Expat Forum For People Moving Overseas And Living Abroad banner

Status
Not open for further replies.
1 - 4 of 4 Posts

·
Registered
Joined
·
6 Posts
Discussion Starter · #1 ·
I am getting to the point in life where I need to begin to start thinking about retirement. I have always enjoyed France and it's people and, as an American of French ancestry (surname and all) I have a particular fascination with the country and its culture. I am trying to learn to speak French well enough that I don't sound like a complete barbarian when I am there so I am already in the process of ticking that very important box.

What I am trying to find out is what would be considered an adequate income for living in France in real-world 2012 dollars (or Euros). I realize up front that that is a completely subjective area of inquiry. Suffice to say that I plan to live fairly modestly but obviously not in poverty. I have no plans to live in or around Paris. A beautiful city to be sure. But I'm just not that into urban living any more. Cost of living is a more important factor so I'll be looking for a less expensive département to reside in.

Between SS and a small pension I expect to be receiving about 22000 to 23000 € per year. My research indicates that should provide for a modest yet adequate lifestyle. Or am I being completely delusional? Any feedback?

Finally, what are the lowest cost of living départements in France (that aren't complete hellholes, that is). I've been to France a few times but there are many areas that I am not the familiar with. And I honestly wasn't really contemplating retiring there since I thought it was not possible from a permanent resident standpoint.

TIA. Any info is welcome.
 

·
Administrator
Joined
·
50,078 Posts
The consulates seem to have stopped posting a "minimum" figure for income for a retirement visa, but figure that it is always something more than the French minimum wage at any given time. Currently the SMIC is about 1400€ a month (about $22,000 a year) and after the elections in May, it's likely to rise a bit more, depending on which party is in power. Remember, too, that you'll need to have a private expat health insurance - check the AARO website for their rates sheet to get a rough idea of what an adequate policy should cost. AARO?s Health Care Program for Expatriate America

Non-hellhole cheap departements definitely depend on what sort of lifestyle you're looking for. Rural is definitely cheaper than city - but the isolation factor is something to be considered, particularly for retirees. You want to look into access to doctors and medical facilities (hospitals, specialists, etc.), shopping and recreational facilities (including local "third age" clubs, which can be a real lifesaver in terms of making friends and finding services). Public transport isn't available in many areas outside of the cities, so factor in your dependency on a car (and don't forget that gas prices are FAR higher here than in the US). Without family nearby, you need to have a Plan B should you be unable to drive for any reason.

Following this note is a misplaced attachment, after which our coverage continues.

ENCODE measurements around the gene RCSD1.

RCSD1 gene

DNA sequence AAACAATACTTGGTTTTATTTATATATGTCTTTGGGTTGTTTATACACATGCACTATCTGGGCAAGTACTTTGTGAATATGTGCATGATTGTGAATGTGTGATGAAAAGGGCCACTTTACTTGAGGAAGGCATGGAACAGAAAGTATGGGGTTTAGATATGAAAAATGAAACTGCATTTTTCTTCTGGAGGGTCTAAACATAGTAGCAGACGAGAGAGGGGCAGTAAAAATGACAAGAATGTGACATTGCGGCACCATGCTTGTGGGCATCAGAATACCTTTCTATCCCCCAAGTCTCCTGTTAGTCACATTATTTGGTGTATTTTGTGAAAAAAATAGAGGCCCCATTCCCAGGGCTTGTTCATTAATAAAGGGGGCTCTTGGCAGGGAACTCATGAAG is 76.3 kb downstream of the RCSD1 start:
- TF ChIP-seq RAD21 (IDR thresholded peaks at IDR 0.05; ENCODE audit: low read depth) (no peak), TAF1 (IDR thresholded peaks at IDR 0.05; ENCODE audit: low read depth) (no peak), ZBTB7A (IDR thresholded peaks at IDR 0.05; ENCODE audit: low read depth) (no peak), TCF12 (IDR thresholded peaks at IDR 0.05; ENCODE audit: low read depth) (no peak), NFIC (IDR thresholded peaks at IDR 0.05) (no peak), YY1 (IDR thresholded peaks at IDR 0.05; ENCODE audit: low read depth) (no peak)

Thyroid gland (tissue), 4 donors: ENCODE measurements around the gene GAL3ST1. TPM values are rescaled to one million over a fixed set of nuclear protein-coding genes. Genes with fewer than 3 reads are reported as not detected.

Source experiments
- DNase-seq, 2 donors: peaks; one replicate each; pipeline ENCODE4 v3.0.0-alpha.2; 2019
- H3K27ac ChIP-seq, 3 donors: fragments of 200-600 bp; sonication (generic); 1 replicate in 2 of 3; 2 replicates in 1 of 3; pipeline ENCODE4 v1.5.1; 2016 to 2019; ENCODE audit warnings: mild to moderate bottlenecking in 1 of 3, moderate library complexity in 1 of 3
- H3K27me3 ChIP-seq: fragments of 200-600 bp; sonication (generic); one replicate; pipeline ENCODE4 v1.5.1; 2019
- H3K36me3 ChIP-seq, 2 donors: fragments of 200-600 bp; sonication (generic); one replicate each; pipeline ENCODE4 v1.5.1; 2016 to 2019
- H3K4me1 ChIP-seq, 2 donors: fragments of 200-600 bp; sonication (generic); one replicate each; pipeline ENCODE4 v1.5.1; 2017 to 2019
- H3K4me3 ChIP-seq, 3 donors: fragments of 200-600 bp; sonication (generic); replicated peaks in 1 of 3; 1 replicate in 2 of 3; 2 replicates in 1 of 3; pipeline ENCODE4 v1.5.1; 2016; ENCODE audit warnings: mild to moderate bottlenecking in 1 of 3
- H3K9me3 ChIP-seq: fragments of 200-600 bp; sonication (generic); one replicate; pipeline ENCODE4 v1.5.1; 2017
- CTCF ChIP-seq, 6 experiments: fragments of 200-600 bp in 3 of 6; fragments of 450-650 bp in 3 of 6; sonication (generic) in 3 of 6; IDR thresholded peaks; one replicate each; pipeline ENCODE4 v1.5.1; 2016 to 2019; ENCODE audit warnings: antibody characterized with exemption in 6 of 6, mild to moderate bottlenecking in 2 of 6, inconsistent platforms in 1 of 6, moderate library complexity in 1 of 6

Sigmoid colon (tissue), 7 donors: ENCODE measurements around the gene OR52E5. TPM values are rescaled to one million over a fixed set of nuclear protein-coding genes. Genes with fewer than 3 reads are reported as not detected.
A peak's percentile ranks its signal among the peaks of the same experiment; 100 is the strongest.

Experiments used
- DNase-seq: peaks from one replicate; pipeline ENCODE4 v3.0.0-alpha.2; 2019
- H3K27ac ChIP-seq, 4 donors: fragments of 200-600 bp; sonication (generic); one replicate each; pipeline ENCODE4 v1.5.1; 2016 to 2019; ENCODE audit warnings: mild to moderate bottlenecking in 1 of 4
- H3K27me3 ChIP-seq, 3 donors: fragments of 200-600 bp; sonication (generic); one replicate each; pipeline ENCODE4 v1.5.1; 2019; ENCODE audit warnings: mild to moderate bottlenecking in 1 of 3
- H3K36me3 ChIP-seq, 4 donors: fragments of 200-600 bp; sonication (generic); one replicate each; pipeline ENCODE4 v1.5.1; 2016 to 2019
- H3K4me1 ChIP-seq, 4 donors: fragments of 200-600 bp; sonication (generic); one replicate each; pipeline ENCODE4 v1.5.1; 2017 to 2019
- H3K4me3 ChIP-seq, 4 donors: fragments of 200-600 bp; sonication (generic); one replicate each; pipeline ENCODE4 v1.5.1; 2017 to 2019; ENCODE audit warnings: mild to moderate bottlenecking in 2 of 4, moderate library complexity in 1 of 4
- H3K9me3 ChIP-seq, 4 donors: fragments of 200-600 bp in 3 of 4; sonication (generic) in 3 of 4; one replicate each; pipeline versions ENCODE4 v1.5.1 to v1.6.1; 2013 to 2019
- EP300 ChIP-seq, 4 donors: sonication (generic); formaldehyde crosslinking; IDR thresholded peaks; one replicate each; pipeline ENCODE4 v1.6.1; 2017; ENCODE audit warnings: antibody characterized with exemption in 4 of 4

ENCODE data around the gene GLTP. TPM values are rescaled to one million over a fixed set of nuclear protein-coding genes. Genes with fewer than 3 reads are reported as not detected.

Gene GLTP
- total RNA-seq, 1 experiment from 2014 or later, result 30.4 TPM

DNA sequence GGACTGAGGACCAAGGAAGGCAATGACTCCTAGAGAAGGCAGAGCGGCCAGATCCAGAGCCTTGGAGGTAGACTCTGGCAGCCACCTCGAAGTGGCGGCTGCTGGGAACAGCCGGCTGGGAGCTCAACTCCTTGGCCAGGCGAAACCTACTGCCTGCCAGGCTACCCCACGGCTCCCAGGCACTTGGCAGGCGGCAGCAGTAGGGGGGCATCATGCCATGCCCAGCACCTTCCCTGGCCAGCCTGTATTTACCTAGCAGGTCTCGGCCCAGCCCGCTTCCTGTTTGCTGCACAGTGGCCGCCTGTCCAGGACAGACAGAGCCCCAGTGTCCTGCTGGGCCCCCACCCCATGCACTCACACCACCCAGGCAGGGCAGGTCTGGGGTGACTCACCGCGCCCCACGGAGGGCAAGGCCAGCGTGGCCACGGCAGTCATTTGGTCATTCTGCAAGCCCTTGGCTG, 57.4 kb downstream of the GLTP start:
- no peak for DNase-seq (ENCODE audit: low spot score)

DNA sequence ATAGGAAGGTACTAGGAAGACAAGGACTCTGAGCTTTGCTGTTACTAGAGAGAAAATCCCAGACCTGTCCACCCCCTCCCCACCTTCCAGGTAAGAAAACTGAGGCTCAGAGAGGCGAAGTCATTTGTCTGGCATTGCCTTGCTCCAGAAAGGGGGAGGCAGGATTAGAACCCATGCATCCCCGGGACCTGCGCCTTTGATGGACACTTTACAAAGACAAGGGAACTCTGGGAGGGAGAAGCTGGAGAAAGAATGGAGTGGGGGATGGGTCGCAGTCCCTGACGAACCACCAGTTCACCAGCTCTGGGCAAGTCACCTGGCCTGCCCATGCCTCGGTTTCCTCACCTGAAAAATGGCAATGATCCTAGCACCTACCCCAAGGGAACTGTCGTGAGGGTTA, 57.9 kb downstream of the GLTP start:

And give some consideration to currency fluctuation. It always seems to happen when you least expect it, but how big a fluctuation (in the "wrong" direction) could you weather? Also, what is your fallback position should matters go sour for any reason. Could you consider moving back to the States, and if so, where to?

Not trying to diss your plans at all - just figuring that, if you're prepared for any downturn, it probably won't happen.
Cheers,
Bev
 

·
Registered
Joined
·
348 Posts
Between SS and a small pension I expect to be receiving about 22000 to 23000 € per year. My research indicates that should provide for a modest yet adequate lifestyle. Or am I being completely delusional? Any feedback?

TIA. Any info is welcome.
2000€ / month for one person? If you have no expenditures except your day-to-day living, this is much more than modest in France. There are French couples and families who live on this much, and now that's living modestly.
 
1 - 4 of 4 Posts
Status
Not open for further replies.
Top